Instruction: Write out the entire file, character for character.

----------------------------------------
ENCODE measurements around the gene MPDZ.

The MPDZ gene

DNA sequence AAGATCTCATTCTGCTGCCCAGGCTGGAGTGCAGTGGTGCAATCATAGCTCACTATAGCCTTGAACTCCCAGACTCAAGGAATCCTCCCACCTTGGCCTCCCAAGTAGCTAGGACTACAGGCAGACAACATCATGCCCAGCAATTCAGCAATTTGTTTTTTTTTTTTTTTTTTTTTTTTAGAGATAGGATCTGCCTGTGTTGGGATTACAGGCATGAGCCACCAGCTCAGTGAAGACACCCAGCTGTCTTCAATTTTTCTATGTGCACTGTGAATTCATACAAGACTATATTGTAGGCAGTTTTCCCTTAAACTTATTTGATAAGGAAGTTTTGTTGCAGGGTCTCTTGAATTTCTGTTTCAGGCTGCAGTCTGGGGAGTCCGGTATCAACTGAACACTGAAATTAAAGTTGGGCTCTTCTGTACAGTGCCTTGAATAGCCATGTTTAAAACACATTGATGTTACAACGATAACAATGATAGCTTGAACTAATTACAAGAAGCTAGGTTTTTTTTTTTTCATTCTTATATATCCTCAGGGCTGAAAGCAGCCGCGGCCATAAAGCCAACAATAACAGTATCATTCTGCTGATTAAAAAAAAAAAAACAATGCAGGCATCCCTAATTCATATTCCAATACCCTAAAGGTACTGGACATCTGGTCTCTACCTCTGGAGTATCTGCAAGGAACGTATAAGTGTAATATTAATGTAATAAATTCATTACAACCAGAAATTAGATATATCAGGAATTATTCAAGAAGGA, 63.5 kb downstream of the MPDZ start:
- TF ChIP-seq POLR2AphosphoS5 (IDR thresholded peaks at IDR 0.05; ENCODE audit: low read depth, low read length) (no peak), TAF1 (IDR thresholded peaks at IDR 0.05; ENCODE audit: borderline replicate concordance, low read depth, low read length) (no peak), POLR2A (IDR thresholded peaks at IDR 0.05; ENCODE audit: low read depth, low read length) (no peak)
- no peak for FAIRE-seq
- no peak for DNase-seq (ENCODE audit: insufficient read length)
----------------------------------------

ENCODE measurements around the gene MPDZ.

The MPDZ gene

DNA sequence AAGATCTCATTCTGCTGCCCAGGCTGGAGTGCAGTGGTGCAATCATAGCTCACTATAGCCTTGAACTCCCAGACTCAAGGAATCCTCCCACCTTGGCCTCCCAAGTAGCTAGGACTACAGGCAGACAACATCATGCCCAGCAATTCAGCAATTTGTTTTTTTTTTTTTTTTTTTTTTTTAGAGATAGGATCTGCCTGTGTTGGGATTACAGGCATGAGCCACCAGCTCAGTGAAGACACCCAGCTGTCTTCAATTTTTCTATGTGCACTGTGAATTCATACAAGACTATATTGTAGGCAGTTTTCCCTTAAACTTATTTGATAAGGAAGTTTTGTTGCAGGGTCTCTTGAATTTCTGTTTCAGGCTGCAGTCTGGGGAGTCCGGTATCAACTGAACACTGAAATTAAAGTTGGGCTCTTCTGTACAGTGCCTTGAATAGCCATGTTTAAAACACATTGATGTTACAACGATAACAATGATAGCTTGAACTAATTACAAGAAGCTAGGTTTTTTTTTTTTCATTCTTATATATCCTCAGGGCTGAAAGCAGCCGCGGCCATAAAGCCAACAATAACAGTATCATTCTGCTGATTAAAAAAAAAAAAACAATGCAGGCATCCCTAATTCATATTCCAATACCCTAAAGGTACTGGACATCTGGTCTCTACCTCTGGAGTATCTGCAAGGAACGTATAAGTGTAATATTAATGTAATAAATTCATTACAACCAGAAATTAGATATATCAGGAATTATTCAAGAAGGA, 63.5 kb downstream of the MPDZ start:
- TF ChIP-seq POLR2AphosphoS5 (IDR thresholded peaks at IDR 0.05; ENCODE audit: low read depth, low read length) (no peak), TAF1 (IDR thresholded peaks at IDR 0.05; ENCODE audit: borderline replicate concordance, low read depth, low read length) (no peak), POLR2A (IDR thresholded peaks at IDR 0.05; ENCODE audit: low read depth, low read length) (no peak)
- no peak for FAIRE-seq
- no peak for DNase-seq (ENCODE audit: insufficient read length)